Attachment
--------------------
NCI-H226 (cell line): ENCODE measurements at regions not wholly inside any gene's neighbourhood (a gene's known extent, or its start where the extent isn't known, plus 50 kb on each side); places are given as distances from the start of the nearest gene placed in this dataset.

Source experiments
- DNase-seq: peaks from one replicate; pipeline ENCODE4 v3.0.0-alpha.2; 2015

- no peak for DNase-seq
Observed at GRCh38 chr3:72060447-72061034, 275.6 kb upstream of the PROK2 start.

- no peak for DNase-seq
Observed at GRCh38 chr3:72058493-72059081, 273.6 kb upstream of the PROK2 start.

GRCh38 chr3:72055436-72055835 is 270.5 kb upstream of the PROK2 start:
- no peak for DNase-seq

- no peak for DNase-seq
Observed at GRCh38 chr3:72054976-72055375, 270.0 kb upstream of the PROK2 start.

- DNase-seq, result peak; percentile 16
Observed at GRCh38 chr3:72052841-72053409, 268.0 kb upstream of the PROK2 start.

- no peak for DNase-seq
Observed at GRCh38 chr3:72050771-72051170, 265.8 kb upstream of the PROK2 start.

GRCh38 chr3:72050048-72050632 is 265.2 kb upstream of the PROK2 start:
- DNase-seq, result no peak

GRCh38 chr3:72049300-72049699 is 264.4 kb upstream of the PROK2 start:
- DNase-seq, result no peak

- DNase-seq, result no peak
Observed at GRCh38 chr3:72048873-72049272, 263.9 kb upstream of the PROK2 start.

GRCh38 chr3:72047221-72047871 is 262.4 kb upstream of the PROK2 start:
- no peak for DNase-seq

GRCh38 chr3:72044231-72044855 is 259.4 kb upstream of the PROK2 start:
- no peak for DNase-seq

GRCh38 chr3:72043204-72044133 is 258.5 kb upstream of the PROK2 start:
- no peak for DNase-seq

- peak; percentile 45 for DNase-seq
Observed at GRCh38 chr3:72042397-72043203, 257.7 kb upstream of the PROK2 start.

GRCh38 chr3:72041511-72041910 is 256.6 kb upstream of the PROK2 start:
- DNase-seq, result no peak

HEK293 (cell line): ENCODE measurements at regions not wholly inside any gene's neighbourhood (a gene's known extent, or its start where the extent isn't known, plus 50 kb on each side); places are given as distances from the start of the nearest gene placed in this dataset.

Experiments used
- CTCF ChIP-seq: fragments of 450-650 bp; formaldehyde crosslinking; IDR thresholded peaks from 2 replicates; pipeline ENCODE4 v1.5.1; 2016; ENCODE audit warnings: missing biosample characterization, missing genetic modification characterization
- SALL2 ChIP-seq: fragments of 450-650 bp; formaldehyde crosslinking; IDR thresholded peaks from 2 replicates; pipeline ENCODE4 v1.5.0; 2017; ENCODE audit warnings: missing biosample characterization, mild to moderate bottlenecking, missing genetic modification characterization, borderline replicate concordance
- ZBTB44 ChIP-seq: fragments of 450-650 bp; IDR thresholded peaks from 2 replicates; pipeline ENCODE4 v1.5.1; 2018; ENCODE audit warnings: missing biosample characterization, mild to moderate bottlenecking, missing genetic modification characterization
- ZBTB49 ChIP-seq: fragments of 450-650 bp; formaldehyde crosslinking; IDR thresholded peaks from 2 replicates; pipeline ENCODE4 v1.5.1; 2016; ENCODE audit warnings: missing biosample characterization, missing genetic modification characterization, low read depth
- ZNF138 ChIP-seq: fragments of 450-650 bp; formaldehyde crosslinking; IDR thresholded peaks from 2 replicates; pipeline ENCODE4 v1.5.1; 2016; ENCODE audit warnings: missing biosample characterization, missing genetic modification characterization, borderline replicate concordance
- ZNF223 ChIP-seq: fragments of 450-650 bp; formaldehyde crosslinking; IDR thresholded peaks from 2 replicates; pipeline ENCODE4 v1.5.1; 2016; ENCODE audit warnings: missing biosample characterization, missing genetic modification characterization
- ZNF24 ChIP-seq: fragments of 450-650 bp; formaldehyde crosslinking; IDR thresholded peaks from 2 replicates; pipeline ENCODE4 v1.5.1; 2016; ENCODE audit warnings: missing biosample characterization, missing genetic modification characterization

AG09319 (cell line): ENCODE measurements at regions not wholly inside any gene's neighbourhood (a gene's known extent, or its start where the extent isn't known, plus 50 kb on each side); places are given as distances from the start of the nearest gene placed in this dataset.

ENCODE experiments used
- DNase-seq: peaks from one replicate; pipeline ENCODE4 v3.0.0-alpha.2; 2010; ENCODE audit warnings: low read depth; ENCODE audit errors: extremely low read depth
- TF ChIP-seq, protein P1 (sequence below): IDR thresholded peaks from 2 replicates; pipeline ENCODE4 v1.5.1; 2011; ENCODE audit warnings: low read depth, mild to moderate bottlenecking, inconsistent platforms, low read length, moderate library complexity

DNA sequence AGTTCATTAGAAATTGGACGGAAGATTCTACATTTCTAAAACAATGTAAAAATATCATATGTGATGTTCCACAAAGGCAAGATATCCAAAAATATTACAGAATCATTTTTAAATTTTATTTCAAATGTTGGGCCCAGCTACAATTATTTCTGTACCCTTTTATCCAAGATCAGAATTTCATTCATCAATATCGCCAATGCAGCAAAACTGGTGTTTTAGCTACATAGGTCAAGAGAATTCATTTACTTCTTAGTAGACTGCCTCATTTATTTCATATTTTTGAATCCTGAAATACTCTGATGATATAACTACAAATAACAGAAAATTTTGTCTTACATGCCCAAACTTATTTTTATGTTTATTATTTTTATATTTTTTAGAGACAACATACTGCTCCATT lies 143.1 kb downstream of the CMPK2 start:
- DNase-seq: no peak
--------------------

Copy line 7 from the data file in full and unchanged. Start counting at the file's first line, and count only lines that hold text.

Observed at GRCh38 chr3:72058493-72059081, 273.6 kb upstream of the PROK2 start.